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Old 07-19-2013, 07:08 PM   #5
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I share your pain. Last week's 95+ was brutal on the boat. Shade is definately needed. I've seen these types of umbrellas in the big box stores. The unique thing about them is that they store vertically, then cantilever out to cover a 10 x 10 area. I'm thinking mounted next to the mast they might not look too horrible, and that much shade would be a huge improvement. Might have to try one during the end of the season sales.

I looked at those in Sam's Club last week. Couldn't really see then how it might be mounted, but never thought about the possibility of lashing it to the mast of the staysail. Now that is definitely an idea! They run right around $100 or so, which is a reasonable price. Guess that is kind of what RT Firefly was suggesting. Great minds . . . :-)
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Old 07-20-2013, 12:32 AM   #6
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OK, I don't have a Gulfstar 36, but I faced a similar dilemma this summer during a 1 week anchor out in 100F+ (38C) degree temps. I know this looks pretty rough, but it was just a prototype and it worked in a pinch.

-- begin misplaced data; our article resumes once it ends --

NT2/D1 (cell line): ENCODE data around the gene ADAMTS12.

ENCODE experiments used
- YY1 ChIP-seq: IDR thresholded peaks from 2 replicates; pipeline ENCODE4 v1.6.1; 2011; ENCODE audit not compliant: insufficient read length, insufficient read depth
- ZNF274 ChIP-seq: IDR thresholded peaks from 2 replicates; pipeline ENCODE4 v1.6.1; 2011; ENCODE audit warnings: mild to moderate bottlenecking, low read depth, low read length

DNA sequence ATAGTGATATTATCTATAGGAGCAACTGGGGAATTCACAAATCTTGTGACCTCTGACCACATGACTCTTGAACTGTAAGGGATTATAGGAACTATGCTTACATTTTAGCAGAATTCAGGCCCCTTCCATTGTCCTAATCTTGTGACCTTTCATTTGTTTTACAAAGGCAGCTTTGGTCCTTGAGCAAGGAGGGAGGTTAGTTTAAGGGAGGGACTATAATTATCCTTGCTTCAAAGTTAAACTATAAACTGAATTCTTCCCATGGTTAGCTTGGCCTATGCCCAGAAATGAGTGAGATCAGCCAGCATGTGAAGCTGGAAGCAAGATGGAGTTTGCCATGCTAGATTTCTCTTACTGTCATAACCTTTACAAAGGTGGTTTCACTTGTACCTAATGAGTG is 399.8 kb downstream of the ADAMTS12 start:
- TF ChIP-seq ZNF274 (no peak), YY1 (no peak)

The canopy is a 6 ft by 6 ft rolled sunshade which is normally installed to hang vertically. (They come in deffering widths and lengths.) The fat roller end is attached to the base of the FB. The other end has a rod running its entire width. This rod is attached to lines fastened to poles anchored into 3 rod holders on the aft rail. Two rods run along each outboard edge outward from the FB toward the aft edge to stabilize the fabric and hold it taught. I probably could have gotten by with 2 vertical poles instead of 3.